- The property tax records for the properties to be seized.
- The last sale prices for those properties, and records for similar parcels in the neighborhood.
- Census demographics for the area.
- Direct links to all the briefs filed in the case, on both sides, including amicus briefs.
- Full text of all relevant court decisions.
- Links, a la Westlaw or Lexis, to previous relevant decisions on eminent domain.
It's not a question of whether Google will link in these kinds of details -- it's when. And then the question is whether a public trained on sound bites and self-serving news releases and 24 hour news channels will ever bother to check the facts and the details.
You might want to check out the sateillte view of the New London neighborhood the Supreme Court decision covers for yourself.
Thursday, June 23, 2005
Right now, ABC is running the most execrable news program ever seen. I think first year telecom majors at Michigan State can produce programming with better production values. ABC would do better to run old tapes of Barbara Walters reading the news in 1976.
Here's my note to ABC, no doubt which will be little noted nor long remembered:
What executive is in charge of World News Now overnight?
Its content, and its production values, are worse than the worst local TV news in the ABC network.
You open with two anchors who would not make it in the Lansing market – and that, friends, is faint praise indeed -- and they launch the news to brag about the male half of the team’s birthday. Excuse me, how is your anchor’s birthday World News Now?
Then you cut to an ill-dressed Asian Indian woman in the UK with a totally idiotic piece about Prince Charles’ travel budget – and she then segues into her own dating life. How is the dating life of an unknown and idiotic reporter in the UK news in the US?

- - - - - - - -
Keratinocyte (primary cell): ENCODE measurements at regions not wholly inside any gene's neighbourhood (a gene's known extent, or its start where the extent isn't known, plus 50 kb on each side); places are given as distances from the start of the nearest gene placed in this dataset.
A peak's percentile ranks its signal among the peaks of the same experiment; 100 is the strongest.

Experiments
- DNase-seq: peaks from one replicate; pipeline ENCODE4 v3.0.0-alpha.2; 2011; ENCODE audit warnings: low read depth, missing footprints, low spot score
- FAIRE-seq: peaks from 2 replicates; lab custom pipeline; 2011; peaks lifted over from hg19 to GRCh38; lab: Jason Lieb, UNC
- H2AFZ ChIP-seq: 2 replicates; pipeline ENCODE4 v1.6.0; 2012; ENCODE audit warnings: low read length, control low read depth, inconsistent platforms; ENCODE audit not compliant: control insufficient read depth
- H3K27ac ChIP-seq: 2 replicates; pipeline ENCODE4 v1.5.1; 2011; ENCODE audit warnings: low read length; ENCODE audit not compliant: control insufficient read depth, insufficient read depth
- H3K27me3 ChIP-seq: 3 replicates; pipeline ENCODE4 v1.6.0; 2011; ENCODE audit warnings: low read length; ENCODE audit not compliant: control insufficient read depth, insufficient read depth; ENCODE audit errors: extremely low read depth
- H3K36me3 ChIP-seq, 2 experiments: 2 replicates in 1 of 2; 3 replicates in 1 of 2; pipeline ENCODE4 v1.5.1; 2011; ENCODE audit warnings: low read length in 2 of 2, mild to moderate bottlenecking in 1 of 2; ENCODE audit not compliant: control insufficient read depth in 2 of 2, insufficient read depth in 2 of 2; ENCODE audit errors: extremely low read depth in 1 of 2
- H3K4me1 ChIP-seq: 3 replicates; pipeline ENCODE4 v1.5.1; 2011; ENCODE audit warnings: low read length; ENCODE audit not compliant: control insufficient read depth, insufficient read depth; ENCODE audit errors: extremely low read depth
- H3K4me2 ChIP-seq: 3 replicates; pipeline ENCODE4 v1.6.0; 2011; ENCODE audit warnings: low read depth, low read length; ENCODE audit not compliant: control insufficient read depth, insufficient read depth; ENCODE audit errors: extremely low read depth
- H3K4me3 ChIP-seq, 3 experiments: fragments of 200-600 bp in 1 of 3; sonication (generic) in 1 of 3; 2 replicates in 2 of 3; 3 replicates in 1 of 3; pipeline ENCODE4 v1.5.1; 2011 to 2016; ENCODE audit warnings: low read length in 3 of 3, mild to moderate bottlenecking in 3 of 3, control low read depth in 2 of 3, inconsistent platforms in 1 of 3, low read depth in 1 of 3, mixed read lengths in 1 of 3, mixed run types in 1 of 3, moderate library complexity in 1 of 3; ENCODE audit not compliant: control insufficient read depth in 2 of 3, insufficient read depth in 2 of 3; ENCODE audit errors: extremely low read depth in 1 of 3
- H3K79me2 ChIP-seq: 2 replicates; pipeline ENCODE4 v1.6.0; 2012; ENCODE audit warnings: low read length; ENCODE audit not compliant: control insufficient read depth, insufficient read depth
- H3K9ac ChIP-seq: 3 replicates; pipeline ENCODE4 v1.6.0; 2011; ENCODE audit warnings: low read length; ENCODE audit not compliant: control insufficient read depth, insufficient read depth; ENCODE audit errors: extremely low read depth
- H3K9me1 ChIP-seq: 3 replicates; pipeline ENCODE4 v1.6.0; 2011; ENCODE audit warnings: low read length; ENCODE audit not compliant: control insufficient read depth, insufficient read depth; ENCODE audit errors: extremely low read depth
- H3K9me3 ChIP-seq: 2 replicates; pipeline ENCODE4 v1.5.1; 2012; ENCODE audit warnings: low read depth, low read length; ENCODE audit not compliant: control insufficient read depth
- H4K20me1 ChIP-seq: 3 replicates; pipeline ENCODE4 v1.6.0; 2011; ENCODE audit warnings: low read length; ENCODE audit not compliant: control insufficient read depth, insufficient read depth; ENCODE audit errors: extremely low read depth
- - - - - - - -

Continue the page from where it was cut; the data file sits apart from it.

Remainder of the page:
Right now your female anchor, dressed in a red outfit not meant for television, is breaking up in gales of laughter, flirting with her younger male counterpart. Again, how is this news?
Is this really a news program? Really?!?
Honestly, is there a news producer in charge here? Or is your overnight news just managed by leftover cable access wannabes?
Roone Arledge is spinning in his grave. Edward R. Murrow is, I hope, onto better things.
Wednesday, June 22, 2005
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Tuesday, June 21, 2005
Here is a copy of my presentation.
My co-presenter was Michael Vandenburg of the Kingston Frontenac Public Library in Ontario. Our talks dovetailed nicely; he spoke of how his library has taken a pragmatic approach to wireless. In particular, they most recently have worked with a private company that uses an innovative approach to authenticating the public: they text-message the patron's cell phone with an access code.
It is one thing for a child to squirt his dad with a water gun. It is another thing altogether for a stranger to spray an unkown liquid onto someone they don't know. Dad obviously knows his child is playing. But when a stranger douses you, how can you know what's hit you? For all you know, it's hydrochloric acid.
The whole "punked" thing is about lesser lights bringing down the mighty. I'm all in favor of leveling, but it should be about intellectual challenges, not physical actions that can evoke fear.
Cruise handled this with class. I hope the Brits put the perps in jail. And that someone reviews security measures.
Monday, June 20, 2005
This photo in the Herald will probably win prizes:
CREDIT: Ted Jacob, Calgary Herald
Paul Tarjan and his cats, in pet carriers, are lifted by helicopter near Bottrel after the Dogpound Creek overflowed its banks.
Look carefully: you can count three cat carriers.
I wonder how many animal lovers will think they should've saved the cats first...
Saturday, June 18, 2005
And I was glad I did: a couple of grizzly bears were feeding on the hill, and, on the way down, I got a good view of one of them:
I can now honestly say I was within about 70 feet of a grizzly bear. Of course, I am obliged to include the footnote that I was 70 feet ABOVE the bear, and it did not respond when I yelled "Hey, bear!" or made the noise you make when you want a dog to come near. The bear was too busy munching to pay attention to a camera-equipped tourist.
On my way down I spotted another critter -- one of the very few folks who, like me, chose to ride the lift that day. So I shot a photo of him passing by as he ascended and I descended. In looking at the picture later, I was astonished to see that this dude was sitting in the chair lift with the safety bar raised. Sure looks like a potential candidate for the Darwin Award, I thought: